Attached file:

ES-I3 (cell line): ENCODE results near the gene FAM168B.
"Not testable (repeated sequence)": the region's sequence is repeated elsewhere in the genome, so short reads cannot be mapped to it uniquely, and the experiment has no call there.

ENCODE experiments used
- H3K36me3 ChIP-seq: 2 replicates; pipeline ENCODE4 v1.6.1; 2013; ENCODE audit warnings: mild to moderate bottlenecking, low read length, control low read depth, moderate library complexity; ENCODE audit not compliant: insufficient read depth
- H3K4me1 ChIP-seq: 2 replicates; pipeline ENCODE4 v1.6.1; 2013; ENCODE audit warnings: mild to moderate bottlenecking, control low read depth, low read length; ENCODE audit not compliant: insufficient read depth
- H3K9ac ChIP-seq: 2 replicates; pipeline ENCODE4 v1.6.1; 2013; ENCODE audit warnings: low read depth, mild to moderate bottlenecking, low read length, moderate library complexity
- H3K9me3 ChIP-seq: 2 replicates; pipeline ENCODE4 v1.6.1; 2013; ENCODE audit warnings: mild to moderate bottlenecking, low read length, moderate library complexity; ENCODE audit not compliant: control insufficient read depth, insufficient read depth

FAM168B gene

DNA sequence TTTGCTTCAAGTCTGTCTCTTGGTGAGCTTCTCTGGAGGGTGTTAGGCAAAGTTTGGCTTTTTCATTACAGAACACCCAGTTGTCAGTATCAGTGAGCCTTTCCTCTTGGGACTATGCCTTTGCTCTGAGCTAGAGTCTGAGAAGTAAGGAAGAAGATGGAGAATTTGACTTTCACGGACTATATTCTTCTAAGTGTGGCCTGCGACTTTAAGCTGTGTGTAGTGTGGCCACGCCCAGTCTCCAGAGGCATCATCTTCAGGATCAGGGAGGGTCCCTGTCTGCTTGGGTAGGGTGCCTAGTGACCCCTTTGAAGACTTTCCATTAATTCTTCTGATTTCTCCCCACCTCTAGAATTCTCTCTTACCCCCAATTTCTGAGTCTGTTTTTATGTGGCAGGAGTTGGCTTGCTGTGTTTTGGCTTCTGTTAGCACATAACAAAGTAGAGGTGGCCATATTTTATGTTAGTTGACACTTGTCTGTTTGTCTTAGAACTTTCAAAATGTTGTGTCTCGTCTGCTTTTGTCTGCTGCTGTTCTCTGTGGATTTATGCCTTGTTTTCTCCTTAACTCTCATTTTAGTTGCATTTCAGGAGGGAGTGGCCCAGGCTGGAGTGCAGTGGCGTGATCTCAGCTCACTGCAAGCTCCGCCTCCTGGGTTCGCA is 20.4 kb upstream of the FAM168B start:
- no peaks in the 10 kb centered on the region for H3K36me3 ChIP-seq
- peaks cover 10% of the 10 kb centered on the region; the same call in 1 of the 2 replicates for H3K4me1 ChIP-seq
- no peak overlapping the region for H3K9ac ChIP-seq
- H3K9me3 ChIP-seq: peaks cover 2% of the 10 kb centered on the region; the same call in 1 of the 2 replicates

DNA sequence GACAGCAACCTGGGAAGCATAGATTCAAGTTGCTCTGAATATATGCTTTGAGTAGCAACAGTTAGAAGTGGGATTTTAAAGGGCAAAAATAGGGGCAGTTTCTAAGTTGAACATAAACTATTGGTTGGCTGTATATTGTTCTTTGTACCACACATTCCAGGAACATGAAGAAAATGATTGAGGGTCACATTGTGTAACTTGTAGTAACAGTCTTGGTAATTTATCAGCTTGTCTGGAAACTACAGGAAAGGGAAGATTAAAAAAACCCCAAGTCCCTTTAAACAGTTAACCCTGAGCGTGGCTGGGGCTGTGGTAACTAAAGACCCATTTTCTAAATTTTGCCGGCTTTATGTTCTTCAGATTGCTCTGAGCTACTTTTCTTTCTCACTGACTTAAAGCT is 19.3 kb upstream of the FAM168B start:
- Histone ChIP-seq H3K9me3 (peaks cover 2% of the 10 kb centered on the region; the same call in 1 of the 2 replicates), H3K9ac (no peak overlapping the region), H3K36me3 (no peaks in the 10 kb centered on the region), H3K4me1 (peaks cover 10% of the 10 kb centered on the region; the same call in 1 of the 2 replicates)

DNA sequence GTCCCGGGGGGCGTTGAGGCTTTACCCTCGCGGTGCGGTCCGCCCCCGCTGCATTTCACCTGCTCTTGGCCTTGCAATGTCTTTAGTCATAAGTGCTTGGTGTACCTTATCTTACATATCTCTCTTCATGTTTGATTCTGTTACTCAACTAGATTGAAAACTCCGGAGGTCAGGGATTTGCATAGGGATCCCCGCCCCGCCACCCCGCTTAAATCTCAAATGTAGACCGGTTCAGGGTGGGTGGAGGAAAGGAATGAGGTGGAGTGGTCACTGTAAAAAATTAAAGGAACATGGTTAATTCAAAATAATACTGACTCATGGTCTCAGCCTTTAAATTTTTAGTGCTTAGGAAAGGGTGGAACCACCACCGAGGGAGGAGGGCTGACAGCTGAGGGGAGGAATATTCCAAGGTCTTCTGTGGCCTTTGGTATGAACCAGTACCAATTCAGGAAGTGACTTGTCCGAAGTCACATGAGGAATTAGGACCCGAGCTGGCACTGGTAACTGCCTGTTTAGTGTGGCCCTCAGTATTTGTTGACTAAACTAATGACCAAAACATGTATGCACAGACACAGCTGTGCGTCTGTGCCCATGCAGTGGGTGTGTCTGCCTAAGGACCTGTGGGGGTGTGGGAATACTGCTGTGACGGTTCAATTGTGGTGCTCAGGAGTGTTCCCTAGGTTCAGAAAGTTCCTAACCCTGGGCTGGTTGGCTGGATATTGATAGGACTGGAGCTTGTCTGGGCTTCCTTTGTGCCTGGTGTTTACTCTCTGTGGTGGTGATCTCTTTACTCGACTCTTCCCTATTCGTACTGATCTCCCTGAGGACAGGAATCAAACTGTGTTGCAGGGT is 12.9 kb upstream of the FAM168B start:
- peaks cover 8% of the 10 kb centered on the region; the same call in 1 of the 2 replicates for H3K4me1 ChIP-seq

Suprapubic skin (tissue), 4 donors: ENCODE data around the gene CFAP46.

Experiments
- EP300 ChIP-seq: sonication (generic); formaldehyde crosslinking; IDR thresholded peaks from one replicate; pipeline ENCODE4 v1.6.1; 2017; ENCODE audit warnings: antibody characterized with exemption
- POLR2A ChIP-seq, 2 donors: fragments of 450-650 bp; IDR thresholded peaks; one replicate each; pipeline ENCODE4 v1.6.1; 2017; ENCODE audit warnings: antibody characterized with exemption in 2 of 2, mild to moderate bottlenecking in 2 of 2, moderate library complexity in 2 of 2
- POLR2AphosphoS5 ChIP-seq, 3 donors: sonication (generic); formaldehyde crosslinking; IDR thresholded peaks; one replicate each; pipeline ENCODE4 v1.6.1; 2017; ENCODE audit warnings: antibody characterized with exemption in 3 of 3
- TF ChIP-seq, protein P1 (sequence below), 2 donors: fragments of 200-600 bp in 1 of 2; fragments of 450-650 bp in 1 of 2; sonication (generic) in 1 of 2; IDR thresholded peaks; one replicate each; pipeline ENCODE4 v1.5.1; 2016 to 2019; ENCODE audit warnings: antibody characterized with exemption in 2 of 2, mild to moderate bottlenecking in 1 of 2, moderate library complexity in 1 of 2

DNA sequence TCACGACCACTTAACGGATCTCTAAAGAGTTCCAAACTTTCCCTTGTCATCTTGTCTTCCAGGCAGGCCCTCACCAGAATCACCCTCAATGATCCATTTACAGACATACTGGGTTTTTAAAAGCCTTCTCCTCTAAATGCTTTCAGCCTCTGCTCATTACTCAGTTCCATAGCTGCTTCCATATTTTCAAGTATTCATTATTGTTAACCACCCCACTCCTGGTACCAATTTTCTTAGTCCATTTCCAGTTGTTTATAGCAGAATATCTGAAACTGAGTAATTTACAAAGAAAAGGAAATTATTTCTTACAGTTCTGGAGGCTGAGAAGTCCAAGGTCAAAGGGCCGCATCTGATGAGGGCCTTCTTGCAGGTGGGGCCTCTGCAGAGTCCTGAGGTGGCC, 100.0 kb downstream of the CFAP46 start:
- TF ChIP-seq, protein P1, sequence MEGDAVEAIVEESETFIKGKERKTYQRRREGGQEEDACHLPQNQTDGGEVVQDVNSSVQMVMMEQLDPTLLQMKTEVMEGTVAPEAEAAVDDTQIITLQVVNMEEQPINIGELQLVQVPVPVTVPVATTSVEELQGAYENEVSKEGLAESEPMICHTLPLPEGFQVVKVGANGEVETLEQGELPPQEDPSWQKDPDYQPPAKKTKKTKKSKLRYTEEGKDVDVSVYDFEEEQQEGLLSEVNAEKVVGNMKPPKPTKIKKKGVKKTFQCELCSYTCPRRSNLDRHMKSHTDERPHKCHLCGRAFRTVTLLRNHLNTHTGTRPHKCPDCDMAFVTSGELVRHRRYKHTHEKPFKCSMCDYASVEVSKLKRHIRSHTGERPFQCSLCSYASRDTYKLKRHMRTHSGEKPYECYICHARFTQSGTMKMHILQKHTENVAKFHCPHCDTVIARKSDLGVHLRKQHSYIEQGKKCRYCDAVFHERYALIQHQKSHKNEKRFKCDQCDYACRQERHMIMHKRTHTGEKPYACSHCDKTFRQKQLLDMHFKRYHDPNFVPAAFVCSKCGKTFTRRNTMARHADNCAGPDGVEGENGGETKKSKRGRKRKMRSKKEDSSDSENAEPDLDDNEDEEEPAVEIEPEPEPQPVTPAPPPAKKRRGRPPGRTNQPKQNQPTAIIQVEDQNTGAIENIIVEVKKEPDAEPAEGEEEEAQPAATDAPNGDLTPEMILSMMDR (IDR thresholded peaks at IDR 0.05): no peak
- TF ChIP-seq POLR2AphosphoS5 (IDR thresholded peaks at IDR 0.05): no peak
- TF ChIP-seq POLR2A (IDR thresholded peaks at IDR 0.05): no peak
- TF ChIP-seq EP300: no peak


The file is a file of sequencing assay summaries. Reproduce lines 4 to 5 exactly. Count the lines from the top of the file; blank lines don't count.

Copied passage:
- H3K36me3 ChIP-seq: 2 replicates; pipeline ENCODE4 v1.6.1; 2013; ENCODE audit warnings: mild to moderate bottlenecking, low read length, control low read depth, moderate library complexity; ENCODE audit not compliant: insufficient read depth
- H3K4me1 ChIP-seq: 2 replicates; pipeline ENCODE4 v1.6.1; 2013; ENCODE audit warnings: mild to moderate bottlenecking, control low read depth, low read length; ENCODE audit not compliant: insufficient read depth